Hypersonic Air-breathing Weapon Concept hypersonic missile

In September 2002, General Dynamics Armament and Technical Products was selected as the gun system integrator. General Dynamics was awarded a contract for the internally mounted 25mm GAU-22/A gun system for the air force CTOL variant in November 2008. General Dynamics is developing an external gun system for the carrier and marine variants.

25mm GAU-22/A gun system



The 25mm GAU-22/A is an externally powered Gatling gun developed for both the internal and external F-35 gun systems. This four-barrel gun is a derivative of our highly successful five-barrel, 25mm GAU-12/U gun.

Each of the four gun barrels has a breech bolt assembly that fires once per gun revolution. This ensures long barrel and breech life by distributing the heat and firing forces over all four barrels and breech positions. Continuous rotary motion reduces the impact loads on gun components, extending parts life and resulting in extremely high gun reliability.

The GAU-22/A is over 40 pounds lighter and occupies 20 percent less volume than the comparably equipped 5-barrel counterpart. The demonstrated versatility, coupled with significant combat lethality, makes the GAU-22/A gun an ideal candidate for air, land and sea platforms.



GAU-22/A Specifications


230 pounds (104.3 kg)

Rate of fire

Up to 3,300 shots per minute


5 milliradians diameter, 80 percent circle
(1.4 milliradians, 1-sigma radius)

Muzzle velocity
(TP, HEI ammunition)
(API ammunition)

3,560 feet (1,085m) per second
3,400 feet (1,036m) per second

Average recoil force

3,700 pounds (16.5 kN)

Drive system

Hydraulic, electric, pneumatic

Feed system

Linked or linkless

Source gd-ots.com

AF-2 First Aerial Gun Fire 10/30/2015


Terma A/S multi-mission pod (MMP)

Fire control and targeting technology on the F-35 Lightning II



Lockheed Martin Missile & Fire Control and Northrop Grumman Electronic Sensors and Systems are jointly responsible for the JSF electro-optical system. A Lockheed Martin electro-optical targeting system (EOTS) will provide long-range detection and precision targeting, along with the Northrop Grumman DAS (distributed aperture system) thermal imaging system.

EOTS will be based on the Sniper XL pod developed for the F-16, which incorporates a mid-wave third-generation FLIR, dual mode laser, CCD TV, laser tracker and laser marker. BAE Systems Avionics in Edinburgh, Scotland will provide the laser systems.

Electro-optical target system (EOTS)


hepic.se @instagram.com

The Electro-Optical Targeting System (EOTS) for the F-35 Lightning II is an affordable, high-performance, lightweight, multi-function system that provides precision air-to-air and air-to-surface targeting capability.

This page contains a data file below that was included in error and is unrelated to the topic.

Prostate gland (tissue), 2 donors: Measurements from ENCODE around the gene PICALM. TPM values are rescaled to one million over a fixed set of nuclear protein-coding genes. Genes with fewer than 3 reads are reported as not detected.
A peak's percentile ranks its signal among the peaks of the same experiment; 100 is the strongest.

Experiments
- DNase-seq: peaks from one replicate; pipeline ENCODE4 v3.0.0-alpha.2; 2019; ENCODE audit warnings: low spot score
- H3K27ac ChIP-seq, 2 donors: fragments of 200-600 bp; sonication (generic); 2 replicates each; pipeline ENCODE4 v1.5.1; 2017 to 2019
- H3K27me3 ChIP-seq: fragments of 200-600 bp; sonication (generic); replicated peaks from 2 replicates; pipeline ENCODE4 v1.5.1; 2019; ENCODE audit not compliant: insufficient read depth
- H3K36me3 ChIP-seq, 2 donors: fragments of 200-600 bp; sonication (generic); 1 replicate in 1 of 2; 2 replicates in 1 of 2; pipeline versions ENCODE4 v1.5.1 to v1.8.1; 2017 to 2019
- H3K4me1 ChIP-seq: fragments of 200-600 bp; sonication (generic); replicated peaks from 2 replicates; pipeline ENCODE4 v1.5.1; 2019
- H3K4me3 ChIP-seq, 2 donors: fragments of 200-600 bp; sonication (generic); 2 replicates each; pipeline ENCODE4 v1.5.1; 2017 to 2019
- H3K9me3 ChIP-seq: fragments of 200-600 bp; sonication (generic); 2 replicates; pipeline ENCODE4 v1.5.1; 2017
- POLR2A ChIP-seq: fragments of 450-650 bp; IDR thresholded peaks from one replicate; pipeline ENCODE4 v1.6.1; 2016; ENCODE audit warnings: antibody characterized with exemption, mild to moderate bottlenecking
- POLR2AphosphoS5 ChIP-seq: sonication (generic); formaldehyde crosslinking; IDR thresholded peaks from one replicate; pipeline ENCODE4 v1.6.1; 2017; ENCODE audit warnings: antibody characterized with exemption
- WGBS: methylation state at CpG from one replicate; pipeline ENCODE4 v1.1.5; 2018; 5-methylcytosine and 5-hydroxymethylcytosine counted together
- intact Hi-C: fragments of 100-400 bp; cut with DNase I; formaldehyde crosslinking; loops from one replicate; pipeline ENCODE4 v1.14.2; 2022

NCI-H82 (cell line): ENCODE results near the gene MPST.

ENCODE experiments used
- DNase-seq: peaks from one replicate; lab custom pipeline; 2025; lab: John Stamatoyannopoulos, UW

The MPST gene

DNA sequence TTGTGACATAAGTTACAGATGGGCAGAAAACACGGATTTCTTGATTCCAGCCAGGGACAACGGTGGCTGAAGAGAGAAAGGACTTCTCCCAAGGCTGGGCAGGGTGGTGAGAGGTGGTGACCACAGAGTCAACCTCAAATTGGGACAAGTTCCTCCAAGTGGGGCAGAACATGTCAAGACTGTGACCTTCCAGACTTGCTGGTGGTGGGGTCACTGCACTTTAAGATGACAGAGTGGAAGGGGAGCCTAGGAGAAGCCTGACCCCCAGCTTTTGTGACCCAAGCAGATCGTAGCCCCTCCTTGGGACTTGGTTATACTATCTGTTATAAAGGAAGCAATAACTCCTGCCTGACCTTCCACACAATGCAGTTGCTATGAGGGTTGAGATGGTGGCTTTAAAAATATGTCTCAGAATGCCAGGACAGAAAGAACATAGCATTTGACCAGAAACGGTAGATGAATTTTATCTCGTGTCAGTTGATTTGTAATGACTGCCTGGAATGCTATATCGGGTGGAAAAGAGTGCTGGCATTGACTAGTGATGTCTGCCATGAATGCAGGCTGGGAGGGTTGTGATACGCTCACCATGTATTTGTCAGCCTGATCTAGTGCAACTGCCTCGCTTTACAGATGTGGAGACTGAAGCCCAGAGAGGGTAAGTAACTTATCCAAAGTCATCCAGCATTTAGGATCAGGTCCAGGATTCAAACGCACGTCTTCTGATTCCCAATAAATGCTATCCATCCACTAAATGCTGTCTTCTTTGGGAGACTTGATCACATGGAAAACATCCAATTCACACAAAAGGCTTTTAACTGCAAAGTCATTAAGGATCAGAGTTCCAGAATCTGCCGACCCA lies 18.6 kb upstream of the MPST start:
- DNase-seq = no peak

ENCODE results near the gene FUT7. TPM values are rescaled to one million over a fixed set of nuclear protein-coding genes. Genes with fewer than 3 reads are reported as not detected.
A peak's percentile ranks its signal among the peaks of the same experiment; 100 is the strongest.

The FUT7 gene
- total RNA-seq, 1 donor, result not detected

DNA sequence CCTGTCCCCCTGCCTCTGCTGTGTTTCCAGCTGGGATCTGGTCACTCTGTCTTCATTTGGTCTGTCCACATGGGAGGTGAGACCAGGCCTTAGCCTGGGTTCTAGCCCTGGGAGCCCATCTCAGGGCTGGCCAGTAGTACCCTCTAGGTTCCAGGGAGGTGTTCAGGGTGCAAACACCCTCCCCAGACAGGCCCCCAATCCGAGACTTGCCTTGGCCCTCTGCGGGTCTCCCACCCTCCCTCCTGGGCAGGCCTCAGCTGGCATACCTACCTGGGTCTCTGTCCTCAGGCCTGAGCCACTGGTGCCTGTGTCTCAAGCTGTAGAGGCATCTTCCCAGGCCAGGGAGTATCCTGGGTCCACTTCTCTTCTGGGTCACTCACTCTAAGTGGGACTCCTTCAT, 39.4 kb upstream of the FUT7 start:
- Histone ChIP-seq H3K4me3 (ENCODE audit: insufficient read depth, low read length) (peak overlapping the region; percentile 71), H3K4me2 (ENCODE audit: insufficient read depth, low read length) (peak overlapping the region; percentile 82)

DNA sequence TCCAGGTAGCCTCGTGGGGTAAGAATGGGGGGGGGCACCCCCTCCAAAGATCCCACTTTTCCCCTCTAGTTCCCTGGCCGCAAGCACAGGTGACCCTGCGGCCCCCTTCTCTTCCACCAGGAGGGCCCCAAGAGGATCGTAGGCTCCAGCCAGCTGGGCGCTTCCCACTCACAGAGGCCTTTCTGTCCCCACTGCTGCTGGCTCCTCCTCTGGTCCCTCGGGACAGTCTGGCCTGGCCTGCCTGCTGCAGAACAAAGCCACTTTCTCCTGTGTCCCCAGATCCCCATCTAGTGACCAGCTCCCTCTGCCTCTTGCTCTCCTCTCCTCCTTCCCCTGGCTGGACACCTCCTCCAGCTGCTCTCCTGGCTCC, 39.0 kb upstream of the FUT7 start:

The low-drag, stealthy EOTS is integrated into the F-35 Lightning II’s fuselage with a durable sapphire window and is linked to the aircraft’s integrated central computer through a high-speed fiber-optic interface.

As the first sensor to combine forward-looking infrared and infrared search and track functionality, EOTS enhances F-35 pilots’ situational awareness and allows aircrews to identify areas of interest, perform reconnaissance and precisely deliver laser and GPS-guided weapons. Lockheed Martin has delivered more than 300 systems for the F-35 Lightning II.



Advanced EOTS, an evolutionary electro-optical targeting system, is available for the F-35’s Block 4 development. Designed to replace EOTS, Advanced EOTS incorporates a wide range of enhancements and upgrades, including short-wave infrared, high-definition television, an infrared marker and improved image detector resolution. These enhancements increase F-35 pilots’ recognition and detection ranges, enabling greater overall targeting performance. Source lockheedmartin.com


Charlie Lee @flickr.com


Type: Infrared Altitude Max: 0 m
Range Max: 185.2 km Altitude Min: 0 m
Range Min: 0 km Generation: Infrared, 3rd Generation Imaging (2000s/2010s, Impr LANTIRN, Litening II/III, ATFLIR)
Properties: Identification Friend or Foe (IFF) [Side Info], Classification [Class Info] / Brilliant Weapon [Automatic Target Aquisition], Continous Tracking Capability [Visual]
EOTS [IRST] – (F-35) Infrared
Role: Infrared, Navigation / Attack FLIR & Air-to-Air Tracking
Max Range: 185.2 km

Laser Designator

Type: Laser Designator Altitude Max: 0 m
Range Max: 27.8 km Altitude Min: 0 m
Range Min: 0 km Generation: Not Applicable (N/A)
EOTS [Laser Designator] – (F-35) Laser Designator
Role: Laser Target Designator & Ranger (LTD/R)
Max Range: 27.8 km

Source cmano-db.com

DAS consists of multiple infrared cameras (supplied by Indigo Systems of Goleta, California) providing 360° coverage using advanced signal conditioning algorithms. As well as situational awareness, DAS provides navigation, missile warning and infrared search and track (IRST). EOTS is embedded under the aircraft’s nose, and DAS sensors are fitted at multiple locations on the aircraft.